Business Leader: The Hinkley farce – which has been running since last October, when the final sign-off was due within weeks – could yet roll on and on. The UK government is disinclined to set a deadline: it’s a “commercial decision” for EDF. Meanwhile, the current French government could have a radically different shape this time next year – there is a presidential election in 2017 and the incumbent, François Hollande, is the least popular leader in modern French history. French union opposition to Hinkley Point appears entrenched and the workers’ representatives have six seats on an 18-strong board. To embark on an £18bn venture with a divided boardroom would invite trouble down the line. That is especially so when you remember EDF’s last finance director, Thomas Piquemal, resigned over concerns that Hinkley could threaten the company’s future. The best thing the UK government could do at this point is to stop and consider whether the obstacles facing Hinkley are simply too big. There are other ways to meet the legally binding emissions targets. Offshore wind is expanding with no Hinkley-style fuss, and its costs are falling. More importantly for the UK’s requirement for secure baseload supplies, other builders are waiting to pursue projects that use different nuclear technology. In theory, planning and appraisal can continue in parallel; in practice, confidence in the UK’s commitment to its new-nuclear programme will drain away. The Hinkley show is becoming an embarrassment. The project is expensive, uses unproven technology and its builder is a disunited and over-borrowed company that requires constant financial assurances from an ever-changing cast of politicians. The UK government should set EDF a deadline and be ready to enforce it. We can do better – much better – than Hinkley.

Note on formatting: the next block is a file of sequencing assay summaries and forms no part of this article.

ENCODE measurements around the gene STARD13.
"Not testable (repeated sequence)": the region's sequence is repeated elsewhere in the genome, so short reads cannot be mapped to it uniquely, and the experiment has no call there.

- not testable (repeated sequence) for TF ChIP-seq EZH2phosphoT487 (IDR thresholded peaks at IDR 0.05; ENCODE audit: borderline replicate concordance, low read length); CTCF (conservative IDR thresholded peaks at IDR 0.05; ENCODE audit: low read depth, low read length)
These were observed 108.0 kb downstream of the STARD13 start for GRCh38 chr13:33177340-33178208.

Observer 29th May 2016 read more »